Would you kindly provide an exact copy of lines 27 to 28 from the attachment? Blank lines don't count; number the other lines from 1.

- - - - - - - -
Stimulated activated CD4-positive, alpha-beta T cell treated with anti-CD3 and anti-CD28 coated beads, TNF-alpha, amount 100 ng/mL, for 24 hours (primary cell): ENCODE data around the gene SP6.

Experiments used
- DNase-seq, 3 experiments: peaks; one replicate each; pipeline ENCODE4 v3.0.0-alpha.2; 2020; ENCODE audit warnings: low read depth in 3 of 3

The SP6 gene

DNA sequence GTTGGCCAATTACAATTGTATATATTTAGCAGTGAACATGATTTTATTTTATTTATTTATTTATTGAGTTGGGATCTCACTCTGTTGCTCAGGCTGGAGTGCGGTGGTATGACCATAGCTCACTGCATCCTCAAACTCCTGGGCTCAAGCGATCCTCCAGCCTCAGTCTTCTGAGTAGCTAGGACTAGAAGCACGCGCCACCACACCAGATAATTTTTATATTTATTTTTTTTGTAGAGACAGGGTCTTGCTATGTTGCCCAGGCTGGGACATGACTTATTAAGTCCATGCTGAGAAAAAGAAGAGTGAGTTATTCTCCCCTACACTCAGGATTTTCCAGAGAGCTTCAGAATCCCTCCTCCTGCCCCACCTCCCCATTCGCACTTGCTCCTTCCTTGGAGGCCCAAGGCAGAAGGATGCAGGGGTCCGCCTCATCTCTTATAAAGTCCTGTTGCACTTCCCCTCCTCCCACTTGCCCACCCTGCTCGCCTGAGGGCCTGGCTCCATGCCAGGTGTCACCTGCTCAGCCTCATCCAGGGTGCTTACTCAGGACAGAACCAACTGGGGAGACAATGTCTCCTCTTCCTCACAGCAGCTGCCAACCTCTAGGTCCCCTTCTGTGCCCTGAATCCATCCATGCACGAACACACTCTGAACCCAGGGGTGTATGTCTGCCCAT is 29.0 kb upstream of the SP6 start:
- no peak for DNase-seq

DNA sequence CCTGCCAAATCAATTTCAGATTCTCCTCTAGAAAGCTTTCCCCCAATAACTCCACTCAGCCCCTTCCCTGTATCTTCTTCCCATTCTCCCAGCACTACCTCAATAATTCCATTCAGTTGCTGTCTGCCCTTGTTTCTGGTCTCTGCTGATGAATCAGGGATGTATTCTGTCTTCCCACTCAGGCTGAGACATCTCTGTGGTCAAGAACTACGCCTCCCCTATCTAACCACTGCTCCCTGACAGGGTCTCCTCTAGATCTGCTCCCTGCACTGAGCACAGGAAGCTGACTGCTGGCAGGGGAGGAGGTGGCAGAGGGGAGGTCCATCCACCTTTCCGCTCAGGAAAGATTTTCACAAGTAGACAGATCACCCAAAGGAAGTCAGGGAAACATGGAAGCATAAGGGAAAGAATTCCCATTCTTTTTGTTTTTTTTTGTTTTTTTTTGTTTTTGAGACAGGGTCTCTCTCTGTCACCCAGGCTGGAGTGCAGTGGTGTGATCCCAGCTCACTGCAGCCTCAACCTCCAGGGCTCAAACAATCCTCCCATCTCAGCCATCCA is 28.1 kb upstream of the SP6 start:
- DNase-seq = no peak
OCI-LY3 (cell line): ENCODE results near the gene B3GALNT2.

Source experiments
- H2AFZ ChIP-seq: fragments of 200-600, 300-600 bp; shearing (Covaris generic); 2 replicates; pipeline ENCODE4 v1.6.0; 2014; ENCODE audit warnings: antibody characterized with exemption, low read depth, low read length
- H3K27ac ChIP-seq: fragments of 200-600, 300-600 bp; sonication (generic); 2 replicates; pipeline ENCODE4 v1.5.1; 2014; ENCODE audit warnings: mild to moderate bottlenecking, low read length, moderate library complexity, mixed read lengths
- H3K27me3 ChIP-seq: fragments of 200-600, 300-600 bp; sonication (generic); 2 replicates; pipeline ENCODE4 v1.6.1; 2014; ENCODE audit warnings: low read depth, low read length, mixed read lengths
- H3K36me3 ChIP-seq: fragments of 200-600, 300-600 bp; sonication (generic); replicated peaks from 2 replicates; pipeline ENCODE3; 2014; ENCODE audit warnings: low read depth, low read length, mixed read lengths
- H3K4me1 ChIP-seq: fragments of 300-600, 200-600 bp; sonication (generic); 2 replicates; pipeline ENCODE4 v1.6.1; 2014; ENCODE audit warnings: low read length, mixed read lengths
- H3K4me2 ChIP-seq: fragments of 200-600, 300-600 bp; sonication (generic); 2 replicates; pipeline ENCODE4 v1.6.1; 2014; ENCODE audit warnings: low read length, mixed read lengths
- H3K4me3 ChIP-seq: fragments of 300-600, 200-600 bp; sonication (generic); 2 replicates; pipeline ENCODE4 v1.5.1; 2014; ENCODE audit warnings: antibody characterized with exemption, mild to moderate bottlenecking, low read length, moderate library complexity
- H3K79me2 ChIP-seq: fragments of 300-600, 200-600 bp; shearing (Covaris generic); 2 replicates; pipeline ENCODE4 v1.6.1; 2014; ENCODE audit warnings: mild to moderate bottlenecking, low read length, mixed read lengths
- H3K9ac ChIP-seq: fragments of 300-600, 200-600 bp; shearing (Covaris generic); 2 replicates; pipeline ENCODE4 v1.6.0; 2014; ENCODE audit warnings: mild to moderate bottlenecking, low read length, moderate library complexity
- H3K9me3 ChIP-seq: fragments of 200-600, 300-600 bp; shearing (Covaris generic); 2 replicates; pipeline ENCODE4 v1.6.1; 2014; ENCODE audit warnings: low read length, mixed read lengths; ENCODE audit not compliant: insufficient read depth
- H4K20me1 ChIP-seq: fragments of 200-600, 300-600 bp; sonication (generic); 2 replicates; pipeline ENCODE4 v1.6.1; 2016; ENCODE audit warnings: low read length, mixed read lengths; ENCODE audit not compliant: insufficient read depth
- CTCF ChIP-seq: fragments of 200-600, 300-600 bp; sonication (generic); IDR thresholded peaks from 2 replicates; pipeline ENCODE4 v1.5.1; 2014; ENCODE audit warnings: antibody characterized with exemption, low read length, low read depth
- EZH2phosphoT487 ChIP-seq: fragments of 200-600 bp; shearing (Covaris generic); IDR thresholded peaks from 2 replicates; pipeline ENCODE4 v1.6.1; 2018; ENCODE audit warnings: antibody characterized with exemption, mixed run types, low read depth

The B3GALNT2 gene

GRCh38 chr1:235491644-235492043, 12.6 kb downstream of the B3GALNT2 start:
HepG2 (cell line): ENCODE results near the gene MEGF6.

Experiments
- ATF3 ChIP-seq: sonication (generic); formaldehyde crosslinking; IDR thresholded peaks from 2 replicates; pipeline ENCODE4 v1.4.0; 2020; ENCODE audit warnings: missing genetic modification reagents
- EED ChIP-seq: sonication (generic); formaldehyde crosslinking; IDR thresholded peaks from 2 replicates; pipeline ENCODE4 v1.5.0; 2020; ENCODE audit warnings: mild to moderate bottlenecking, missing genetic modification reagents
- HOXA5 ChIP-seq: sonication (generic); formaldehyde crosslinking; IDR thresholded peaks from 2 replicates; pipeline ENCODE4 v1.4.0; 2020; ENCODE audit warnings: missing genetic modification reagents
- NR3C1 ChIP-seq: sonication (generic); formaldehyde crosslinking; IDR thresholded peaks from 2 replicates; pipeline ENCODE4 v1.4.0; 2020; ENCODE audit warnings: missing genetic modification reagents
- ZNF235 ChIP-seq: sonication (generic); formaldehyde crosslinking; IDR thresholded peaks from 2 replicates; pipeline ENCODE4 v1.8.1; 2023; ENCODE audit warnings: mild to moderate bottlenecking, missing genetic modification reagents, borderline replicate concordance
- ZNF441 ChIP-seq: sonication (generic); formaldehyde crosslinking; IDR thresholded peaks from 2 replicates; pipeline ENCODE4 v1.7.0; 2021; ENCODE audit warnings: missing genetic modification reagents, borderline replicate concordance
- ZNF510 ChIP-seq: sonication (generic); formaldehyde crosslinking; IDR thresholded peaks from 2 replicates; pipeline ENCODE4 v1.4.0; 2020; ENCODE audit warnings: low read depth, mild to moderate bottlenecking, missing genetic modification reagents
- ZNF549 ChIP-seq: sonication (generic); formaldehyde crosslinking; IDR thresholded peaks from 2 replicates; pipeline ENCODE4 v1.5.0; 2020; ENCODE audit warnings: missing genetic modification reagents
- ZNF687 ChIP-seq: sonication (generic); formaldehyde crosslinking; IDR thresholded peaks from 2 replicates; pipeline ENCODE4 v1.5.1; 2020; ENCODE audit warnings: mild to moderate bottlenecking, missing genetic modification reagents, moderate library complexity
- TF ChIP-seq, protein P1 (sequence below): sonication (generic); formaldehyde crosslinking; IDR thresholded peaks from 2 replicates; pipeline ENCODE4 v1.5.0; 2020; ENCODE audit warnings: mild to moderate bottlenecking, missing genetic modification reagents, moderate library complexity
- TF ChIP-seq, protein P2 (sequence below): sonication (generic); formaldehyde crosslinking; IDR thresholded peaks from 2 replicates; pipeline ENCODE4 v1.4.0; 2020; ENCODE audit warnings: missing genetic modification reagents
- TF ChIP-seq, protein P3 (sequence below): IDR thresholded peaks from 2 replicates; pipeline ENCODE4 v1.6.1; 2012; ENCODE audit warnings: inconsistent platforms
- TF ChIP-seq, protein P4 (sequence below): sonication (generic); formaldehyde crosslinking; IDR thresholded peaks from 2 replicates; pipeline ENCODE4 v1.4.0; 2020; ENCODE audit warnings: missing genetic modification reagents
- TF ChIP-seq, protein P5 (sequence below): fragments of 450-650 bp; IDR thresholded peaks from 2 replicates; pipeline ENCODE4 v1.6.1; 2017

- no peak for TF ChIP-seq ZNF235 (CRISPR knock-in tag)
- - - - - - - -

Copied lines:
Experiments
- ATF3 ChIP-seq: sonication (generic); formaldehyde crosslinking; IDR thresholded peaks from 2 replicates; pipeline ENCODE4 v1.4.0; 2020; ENCODE audit warnings: missing genetic modification reagents